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Calves have conversations with their mothers: cows are intelligent, conscious animals

Animal intelligence

(NaturalNews) We often disregard animals for what they are: sentient creatures. Sentience refers to conscious awareness and feelings. Because animals don't talk or understand speech like humans do, they are often considered "dumb" animals lacking consciousness or feelings. Too many humans consider animals flesh and blood automatons. Therefore, it's not uncommon for them to be treated very poorly.

Factory farms with confined animal feeding operations (CAFO) are good examples of the excess cruelty from human hands that animals endure over their lifetime. If you've ever come upon any Internet requests for donations from the ASPCA (American Society for the Prevention of Cruelty to Animals) or controversial PETA (People for the Ethical Treatment of Animals) you know from some of the photos how horrendous this cruelty is.

Then there are those puppy mills and fur industries who literally scalp small animals' and baby seals' bodies completely, often after they've been bludgeoned to death, sometimes even before they're completely dead. The Eastern spiritual principle about being kind to all sentient beings is not only ignored, it's spit on and ridiculed.

Gandhi once said, "The greatness of a nation and its moral progress can be judged by the way its animals are treated."

Farm animal observations prove animals communicate, are intelligent

For 10 months, researchers from the The University of Nottingham and Queen Mary University of London studied two herds of free-range cattle on a farm in Radcliffe-on-Trent, Nottinghamshire, in an effort to determine how cows and calves communicate with each other. Recordings were made using highly-sensitive audio equipment, gathering so much data that it took another year to analyze.

Dr. Monica Padilla de la Torre led the research, explaining, "The research shows for the first time that mother-offspring cattle 'calls' are individualized -- each calf and cow have a characteristic and exclusive call of their own. Acoustic analysis also reveals that certain information is conveyed within the calf calls -- age, but not gender."

Maternal calls within visual range tended to be in lower frequency ranges, while calls to calves not in sight had a higher frequency and were louder. Calves calling out to their mothers had three types of calls that were individualized, enabling mother cows to identify which calf was calling.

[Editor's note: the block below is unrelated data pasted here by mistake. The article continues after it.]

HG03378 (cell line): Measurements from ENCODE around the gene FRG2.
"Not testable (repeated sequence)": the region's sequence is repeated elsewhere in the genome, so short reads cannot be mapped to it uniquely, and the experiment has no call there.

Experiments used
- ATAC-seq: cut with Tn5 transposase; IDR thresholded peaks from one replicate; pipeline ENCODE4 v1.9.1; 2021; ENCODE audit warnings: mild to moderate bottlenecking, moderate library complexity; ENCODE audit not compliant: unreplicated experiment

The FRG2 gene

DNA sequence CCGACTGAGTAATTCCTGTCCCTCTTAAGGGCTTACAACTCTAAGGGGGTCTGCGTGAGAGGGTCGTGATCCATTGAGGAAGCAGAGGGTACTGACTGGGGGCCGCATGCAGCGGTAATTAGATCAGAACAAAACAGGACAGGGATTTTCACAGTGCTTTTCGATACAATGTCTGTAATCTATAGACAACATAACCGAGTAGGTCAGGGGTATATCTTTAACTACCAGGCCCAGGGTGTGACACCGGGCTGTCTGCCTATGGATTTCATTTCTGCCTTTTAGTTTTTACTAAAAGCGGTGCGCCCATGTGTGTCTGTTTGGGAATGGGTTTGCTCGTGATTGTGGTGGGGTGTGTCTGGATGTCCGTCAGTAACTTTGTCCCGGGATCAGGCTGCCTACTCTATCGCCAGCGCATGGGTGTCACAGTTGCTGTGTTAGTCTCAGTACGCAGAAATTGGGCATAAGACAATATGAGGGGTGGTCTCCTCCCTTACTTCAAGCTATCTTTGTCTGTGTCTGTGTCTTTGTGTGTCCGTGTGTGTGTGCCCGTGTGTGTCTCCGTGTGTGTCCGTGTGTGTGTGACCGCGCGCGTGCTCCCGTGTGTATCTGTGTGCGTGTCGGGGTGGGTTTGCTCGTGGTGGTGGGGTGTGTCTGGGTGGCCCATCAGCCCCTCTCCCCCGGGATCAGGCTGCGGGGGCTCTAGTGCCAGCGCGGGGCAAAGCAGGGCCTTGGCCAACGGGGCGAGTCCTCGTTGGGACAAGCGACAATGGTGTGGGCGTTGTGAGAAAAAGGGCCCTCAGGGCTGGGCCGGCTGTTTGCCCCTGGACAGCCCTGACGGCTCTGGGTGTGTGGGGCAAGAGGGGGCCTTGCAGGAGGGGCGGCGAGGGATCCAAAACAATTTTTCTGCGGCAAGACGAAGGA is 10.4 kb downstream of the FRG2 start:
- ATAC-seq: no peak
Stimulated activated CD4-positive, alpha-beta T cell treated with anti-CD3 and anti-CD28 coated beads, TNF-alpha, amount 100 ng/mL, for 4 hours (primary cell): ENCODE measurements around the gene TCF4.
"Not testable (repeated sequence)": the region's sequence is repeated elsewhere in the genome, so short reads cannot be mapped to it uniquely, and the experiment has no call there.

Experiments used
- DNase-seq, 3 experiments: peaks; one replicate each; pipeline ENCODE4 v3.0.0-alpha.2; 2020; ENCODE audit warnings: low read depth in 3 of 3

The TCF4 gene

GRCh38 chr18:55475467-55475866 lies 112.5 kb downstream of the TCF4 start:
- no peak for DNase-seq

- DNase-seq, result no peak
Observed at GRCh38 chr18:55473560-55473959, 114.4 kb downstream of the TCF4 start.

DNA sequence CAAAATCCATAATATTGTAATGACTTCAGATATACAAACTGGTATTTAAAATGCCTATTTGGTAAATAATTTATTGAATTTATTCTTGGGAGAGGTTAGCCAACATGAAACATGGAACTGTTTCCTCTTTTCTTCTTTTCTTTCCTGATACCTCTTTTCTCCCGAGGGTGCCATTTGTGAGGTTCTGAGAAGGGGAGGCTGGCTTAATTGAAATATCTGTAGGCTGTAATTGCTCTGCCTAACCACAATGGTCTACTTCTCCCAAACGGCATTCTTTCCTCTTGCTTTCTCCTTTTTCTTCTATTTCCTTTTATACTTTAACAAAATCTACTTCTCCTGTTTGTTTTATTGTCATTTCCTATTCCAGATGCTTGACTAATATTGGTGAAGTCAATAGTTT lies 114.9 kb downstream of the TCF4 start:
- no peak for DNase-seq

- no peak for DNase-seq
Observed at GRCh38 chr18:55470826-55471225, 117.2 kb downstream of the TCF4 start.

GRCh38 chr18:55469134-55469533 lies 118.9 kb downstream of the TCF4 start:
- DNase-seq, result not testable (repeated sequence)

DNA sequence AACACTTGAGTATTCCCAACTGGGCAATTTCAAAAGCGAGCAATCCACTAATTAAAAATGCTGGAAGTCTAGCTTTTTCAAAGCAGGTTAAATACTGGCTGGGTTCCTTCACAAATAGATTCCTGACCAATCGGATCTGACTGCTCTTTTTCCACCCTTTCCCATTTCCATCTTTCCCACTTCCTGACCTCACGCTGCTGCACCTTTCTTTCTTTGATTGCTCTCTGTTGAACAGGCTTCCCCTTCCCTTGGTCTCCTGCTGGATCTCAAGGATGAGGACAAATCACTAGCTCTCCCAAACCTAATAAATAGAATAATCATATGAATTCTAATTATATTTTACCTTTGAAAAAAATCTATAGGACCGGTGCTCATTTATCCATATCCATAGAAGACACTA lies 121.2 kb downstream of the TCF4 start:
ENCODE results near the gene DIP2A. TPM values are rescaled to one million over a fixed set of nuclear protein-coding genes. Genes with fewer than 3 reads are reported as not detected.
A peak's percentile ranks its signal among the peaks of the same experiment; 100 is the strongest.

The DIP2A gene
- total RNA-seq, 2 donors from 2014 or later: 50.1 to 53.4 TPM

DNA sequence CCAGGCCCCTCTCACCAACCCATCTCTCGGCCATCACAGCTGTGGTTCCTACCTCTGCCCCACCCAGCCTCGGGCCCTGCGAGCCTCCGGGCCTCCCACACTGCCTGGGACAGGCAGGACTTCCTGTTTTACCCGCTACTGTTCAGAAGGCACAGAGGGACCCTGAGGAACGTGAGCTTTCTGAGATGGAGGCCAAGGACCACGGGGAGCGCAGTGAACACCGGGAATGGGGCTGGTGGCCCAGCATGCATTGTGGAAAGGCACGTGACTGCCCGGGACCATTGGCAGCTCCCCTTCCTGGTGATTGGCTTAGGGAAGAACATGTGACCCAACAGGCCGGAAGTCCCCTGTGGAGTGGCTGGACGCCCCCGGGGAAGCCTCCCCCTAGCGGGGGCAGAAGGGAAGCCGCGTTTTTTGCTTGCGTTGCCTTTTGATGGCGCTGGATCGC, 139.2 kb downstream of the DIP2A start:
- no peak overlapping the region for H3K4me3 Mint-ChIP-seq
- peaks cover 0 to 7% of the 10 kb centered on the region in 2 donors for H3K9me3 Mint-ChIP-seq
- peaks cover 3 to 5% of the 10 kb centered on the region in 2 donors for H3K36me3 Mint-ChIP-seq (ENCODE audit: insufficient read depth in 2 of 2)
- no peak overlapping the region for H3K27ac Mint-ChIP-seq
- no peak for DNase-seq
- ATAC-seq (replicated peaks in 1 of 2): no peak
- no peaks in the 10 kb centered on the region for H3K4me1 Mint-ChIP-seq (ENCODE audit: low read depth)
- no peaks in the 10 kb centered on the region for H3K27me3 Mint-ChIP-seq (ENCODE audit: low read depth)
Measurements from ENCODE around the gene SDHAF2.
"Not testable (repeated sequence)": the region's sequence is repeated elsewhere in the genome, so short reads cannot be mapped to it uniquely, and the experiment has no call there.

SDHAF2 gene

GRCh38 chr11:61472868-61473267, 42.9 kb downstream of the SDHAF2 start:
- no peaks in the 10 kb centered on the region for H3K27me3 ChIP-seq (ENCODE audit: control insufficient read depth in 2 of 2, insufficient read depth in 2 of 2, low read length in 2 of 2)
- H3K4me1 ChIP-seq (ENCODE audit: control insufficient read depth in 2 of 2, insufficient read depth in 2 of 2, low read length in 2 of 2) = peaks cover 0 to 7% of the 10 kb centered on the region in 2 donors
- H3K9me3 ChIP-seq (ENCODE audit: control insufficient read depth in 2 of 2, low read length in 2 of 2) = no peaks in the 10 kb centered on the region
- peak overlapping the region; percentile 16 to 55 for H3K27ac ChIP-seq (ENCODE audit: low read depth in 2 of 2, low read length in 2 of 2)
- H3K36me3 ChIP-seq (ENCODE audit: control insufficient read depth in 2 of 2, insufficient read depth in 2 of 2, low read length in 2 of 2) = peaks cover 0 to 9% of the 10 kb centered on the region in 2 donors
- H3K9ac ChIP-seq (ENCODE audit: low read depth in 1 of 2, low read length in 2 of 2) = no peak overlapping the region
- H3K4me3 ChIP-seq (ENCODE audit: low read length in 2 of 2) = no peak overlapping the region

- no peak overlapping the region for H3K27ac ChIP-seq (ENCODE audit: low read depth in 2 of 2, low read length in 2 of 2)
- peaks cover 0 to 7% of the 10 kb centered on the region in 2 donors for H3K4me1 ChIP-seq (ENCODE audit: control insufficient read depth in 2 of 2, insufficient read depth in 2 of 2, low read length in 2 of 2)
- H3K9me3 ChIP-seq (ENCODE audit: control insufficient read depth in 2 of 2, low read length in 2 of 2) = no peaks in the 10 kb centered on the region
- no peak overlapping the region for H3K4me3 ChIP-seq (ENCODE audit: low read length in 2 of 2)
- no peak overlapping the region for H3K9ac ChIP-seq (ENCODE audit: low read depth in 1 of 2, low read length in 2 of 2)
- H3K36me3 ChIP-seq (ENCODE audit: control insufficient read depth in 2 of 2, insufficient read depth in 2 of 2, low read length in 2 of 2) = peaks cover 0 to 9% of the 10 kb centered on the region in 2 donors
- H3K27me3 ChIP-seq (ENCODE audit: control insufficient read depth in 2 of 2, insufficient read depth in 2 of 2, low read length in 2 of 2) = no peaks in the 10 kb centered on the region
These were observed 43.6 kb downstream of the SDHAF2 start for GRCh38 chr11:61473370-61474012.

Dr. Alan McElligott, a senior lecturer of animal behavior at Queen Mary University of London said, "This is the first time that complex cattle calls of [sic] have been analysed using the latest and best techniques. Our results provide an excellent foundation for investigating vocal indicators of cattle welfare."

He added, "By investigating vocalisations in behavioural contexts outside of mother-offspring communication, further research could reveal vocal indicators of welfare -- and influence change in animal care policies."

Beyond cows: Goats also exhibit intelligence, display strong personality traits

Dr. McElligott also asserted that another animal -- goats -- are underrepresented in animal welfare studies, even as their numbers are increasing on farms to provide milk, dairy products and meat. They tend to dislike rain and cold weather, so they were studied during the summer.

Unlike sheep, goats tend to be more independent and crafty with a willingness to escape confinement. Therefore, farmers build stronger fences to keep them from running off. They're also very curious about everything in their immediate environment, including each other.

Dr. McElligott ran experiments to help establish chronic positive or negative attitudes among the goats. Along with his team of researchers, he hopes to educate goat farmers on how to create positive emotions in goats rather than just keeping them from getting mad.

They observed that goats in a positive state pointed their ears forward while also maintaining a stable vocal pitch in their calls instead of one that fluctuates.

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